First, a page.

I never thought I would be writing an article about airports. But I am provoked to repeat what we know and to say what would not be said often in connection with the sorry state of our public spaces.
The Indian Express has published a series on -- needless to say, deplorable -- Indian airports. Express editor Shekhar Gupta has received an overwhelming response to his biting article on this subject, from readers across the country, annoyed, frustrated and indeed ashamed about the stink in toilets to the appalling lack of civic facilities.
I happened to be travelling and hoped to see some change. I did see change, but for the worse. This time, even getting through the doors of the airport -- with a confirmed ticket -- was a harrowing experience. Someone, possibly an exalted official in the bombastic government of India, had decided that for "security reasons" passengers could enter only through a "designated" door. It was, of course, a small matter that there are four doors and that all airlines that leave at the ridiculous witching hour had been designated only one door. The waiting time was one hour with everyone jostling and fighting just to enter the airport. As can be expected, touts were in service, escorting clients through the doors, for a price.
My first point is that government is getting more and more shameless. Some years ago, articles like those published in the Indian Express would have resulted in a few shocks, maybe a transfer and definitely an attempt at cover up. Not any more. Now criticism is like water off a duck's back. Government has become more, not less, complacent about the mess around us. The unflinching belief is that we are doing just fine, in spite of the horrendous problems of our huge population and all this cribbing is just nonsense from people who have no experience in "running" the country.
It is also a fact that administration has become so rigid, so entrenched and also at the same time so riddled with vested interests that what was possible to do earlier with a little pushing of the stroke of the pen, is virtually impossible now. It is for this reason, bringing about change -- from cleaner toilets in airports to cleaner air and water in our cities -- is a challenge even to the most obdurate.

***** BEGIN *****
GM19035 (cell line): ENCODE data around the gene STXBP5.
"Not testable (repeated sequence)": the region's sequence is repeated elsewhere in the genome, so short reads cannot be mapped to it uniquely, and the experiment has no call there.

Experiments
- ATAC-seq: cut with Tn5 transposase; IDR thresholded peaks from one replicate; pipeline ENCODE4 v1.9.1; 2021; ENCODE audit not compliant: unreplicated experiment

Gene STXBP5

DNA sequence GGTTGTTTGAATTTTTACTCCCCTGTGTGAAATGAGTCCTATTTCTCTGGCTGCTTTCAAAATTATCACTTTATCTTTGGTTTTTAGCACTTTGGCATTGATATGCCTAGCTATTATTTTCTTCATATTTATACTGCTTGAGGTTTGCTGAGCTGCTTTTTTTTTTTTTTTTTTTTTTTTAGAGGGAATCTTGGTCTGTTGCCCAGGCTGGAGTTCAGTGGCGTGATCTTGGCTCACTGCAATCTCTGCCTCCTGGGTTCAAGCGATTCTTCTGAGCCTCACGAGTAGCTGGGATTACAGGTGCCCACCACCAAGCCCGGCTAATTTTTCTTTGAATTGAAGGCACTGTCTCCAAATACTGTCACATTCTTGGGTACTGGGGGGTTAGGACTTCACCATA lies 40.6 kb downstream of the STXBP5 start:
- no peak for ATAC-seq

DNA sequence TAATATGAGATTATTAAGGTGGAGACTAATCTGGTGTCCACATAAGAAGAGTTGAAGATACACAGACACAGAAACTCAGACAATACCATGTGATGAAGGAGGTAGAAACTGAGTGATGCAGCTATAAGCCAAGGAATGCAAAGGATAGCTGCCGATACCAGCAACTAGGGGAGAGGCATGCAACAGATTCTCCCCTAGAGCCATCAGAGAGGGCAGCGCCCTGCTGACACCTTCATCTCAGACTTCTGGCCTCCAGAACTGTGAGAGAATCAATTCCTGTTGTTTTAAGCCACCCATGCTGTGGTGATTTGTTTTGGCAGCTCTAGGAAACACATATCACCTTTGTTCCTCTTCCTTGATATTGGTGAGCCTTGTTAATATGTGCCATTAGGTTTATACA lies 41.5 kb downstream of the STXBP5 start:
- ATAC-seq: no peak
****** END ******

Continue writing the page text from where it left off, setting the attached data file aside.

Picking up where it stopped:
A reflection of this shamelessness is that the reports prepared by the Comptroller and Auditor General (cag) are treated with such disdain and contempt. I have seen at least a dozen reports in which cag has soundly criticised the working of the various environment and pollution control agencies of state governments. The verdict is unanimous that these agencies are failing to discharge their functions. Reports contain instances after instances of what you could call incompetence or corruption, which should make the most brazen cringe -- from how industries are flouting every rule in the book under the watchful eyes of regulatory agencies to how equipment and funds remain unutilised year after year. The cag even found that ambulances for accident victims had been converted with sofas to use as staff cars in Delhi. In most cases, cag has not received a response from the department concerned and certainly no heads have rolled. Accountability is a game that we do not play in government.
My second point is what most readers of Indian Express seem to have missed. The reason why our public services are in this wretched state is because no public servant suffers these facilities. The finance minister was on the same flight as me but I can assure you that he did not wait in the hour-long queue to enter the airport. We can also safely bet that neither do his officials nor his officials' near and dear. It is only when they retire that they recognise, what all of us know as reality, but by then it is too late and they can only join the club of grumblers.
I remember we were so amazed, when a few years ago, the petroleum secretary quizzed us if there was indeed an air pollution problem in Delhi. But why should we have been surprised? Given his circumstances, it would be rare for him to roll down his car window to breathe the foul air out of his sylvan surroundings of Central Delhi -- where his office and home are located. Their world is both seamless and efficient. Why then should they not be complacent?
On return, at the same "secure" airport, I found the usual visitors who had "permission" to cross the immigration barrier to receive relatives and friends. And it became clear to me that we really don't have a country any more. We have a huge brokerage agency. Before I end on this extremely pessimistic note, contrary to what I have said just now, change is still possible. But it requires more than just words or even kind-hearted action. It needs the cold anger, persistence and creativity of a Gandhi. We should all try it. The country needs our anger today. More than anything else.
-- Sunita Narain